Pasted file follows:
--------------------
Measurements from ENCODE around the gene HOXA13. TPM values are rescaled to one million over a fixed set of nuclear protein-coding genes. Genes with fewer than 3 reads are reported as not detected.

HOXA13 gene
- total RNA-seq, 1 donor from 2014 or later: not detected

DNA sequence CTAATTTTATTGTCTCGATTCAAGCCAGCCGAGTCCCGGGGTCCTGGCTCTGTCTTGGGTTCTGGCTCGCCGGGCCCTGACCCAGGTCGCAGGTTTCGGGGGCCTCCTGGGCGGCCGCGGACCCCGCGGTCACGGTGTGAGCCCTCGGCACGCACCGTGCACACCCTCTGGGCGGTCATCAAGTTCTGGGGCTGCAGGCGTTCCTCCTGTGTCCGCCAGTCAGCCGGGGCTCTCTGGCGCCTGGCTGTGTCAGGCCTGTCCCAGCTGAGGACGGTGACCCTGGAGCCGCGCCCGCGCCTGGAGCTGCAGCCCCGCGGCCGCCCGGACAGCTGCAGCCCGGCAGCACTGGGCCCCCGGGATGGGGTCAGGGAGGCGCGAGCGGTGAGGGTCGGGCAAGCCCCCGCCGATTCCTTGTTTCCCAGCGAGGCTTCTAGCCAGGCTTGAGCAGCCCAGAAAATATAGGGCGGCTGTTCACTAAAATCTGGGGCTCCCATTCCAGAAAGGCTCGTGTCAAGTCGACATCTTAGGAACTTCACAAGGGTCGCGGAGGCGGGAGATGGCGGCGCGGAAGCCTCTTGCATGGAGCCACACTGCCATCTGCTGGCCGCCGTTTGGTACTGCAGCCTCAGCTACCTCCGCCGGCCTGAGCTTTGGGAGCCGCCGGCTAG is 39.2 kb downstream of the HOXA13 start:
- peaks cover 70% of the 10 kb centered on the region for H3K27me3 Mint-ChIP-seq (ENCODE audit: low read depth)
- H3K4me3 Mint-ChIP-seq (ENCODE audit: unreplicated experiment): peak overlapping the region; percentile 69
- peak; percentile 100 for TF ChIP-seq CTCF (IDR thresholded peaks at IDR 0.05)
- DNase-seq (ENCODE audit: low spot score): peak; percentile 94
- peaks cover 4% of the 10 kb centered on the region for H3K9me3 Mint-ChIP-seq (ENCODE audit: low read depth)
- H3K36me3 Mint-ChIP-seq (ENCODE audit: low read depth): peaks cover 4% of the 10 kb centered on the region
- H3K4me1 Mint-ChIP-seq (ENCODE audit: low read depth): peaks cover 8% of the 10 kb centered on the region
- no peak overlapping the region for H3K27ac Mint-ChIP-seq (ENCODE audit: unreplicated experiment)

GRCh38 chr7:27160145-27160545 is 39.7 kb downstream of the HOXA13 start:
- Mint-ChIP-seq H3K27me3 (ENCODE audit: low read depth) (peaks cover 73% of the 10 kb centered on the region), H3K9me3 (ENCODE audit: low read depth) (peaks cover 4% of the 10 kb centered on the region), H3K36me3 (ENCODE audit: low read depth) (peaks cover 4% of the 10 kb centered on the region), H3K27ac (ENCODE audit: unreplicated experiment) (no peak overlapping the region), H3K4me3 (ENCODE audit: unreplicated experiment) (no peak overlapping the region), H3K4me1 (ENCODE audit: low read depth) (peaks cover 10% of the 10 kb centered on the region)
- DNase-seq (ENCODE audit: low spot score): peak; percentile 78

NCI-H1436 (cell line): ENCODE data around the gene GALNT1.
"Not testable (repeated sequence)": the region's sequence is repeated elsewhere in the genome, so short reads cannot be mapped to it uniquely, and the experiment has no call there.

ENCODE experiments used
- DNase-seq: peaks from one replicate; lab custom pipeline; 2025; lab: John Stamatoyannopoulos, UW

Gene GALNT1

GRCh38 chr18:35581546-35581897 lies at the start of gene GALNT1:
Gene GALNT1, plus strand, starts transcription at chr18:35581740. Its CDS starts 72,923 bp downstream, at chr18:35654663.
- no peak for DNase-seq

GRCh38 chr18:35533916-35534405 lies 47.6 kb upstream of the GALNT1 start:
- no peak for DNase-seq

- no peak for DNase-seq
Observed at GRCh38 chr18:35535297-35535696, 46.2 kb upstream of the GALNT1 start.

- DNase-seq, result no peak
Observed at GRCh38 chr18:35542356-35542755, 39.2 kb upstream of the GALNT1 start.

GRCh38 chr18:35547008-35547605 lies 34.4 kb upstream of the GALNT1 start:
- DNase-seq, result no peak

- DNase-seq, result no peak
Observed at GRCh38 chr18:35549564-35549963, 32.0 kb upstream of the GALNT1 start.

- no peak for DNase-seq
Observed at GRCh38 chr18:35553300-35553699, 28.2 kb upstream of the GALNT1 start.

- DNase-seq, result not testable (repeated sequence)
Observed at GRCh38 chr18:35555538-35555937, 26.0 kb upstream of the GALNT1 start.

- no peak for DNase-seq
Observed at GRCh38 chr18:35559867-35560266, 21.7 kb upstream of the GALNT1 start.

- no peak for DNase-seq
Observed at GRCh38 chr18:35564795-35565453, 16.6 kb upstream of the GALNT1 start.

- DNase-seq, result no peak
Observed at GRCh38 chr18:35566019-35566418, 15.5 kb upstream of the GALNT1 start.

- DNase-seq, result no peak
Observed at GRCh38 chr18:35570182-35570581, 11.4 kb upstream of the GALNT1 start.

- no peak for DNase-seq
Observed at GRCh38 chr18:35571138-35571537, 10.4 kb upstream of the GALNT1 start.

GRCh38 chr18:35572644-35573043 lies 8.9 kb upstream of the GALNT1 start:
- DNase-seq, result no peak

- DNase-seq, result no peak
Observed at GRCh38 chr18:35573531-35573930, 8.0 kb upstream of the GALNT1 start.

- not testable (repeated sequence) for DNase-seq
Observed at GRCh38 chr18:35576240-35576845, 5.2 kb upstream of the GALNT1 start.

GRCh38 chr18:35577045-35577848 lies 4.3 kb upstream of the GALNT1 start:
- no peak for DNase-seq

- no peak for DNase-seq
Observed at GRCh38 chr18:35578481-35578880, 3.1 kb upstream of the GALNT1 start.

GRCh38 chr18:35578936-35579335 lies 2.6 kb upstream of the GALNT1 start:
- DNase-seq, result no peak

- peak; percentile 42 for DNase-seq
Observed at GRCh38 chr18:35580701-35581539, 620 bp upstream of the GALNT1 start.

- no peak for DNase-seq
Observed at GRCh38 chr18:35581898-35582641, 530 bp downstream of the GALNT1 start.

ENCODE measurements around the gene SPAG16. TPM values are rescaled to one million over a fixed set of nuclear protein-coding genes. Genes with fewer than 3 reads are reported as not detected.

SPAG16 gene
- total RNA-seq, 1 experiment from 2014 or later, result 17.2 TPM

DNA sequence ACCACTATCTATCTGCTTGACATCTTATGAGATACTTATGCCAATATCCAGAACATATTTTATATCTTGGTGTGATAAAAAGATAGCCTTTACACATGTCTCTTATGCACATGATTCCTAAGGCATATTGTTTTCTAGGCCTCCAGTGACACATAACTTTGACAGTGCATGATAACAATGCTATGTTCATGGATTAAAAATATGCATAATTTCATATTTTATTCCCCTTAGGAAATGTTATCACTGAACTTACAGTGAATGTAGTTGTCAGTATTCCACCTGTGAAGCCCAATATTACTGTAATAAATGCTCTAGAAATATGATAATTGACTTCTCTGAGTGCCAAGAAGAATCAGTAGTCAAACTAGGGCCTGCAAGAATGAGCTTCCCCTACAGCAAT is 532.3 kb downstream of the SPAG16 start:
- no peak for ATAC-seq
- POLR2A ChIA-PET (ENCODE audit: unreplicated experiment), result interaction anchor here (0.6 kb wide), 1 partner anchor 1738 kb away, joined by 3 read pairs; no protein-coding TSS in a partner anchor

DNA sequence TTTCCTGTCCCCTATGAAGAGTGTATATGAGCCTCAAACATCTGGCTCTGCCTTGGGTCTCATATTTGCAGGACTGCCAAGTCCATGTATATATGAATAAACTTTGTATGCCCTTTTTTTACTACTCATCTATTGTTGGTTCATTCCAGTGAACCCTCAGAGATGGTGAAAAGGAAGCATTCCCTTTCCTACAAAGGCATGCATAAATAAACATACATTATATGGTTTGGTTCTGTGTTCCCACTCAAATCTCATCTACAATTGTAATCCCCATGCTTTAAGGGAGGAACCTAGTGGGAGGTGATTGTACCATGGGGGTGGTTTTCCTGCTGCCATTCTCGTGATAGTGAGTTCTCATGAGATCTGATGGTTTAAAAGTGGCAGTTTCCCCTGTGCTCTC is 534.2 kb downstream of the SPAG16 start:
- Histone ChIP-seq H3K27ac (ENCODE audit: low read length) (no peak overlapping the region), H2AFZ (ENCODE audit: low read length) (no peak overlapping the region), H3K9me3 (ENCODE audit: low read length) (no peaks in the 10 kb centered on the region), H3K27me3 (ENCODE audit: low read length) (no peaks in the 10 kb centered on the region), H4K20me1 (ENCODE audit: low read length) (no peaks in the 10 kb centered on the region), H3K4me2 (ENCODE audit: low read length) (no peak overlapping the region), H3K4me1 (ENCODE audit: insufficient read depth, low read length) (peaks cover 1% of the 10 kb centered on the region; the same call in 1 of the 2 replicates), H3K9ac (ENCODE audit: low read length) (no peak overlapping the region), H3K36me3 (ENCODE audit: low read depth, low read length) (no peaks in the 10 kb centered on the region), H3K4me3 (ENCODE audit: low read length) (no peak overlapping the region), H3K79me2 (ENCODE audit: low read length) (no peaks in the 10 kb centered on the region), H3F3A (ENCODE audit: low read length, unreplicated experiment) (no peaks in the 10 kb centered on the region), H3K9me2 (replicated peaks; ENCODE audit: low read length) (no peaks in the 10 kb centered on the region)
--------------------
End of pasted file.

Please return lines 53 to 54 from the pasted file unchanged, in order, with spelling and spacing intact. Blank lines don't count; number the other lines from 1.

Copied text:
Observed at GRCh38 chr18:35576240-35576845, 5.2 kb upstream of the GALNT1 start.

GRCh38 chr18:35577045-35577848 lies 4.3 kb upstream of the GALNT1 start: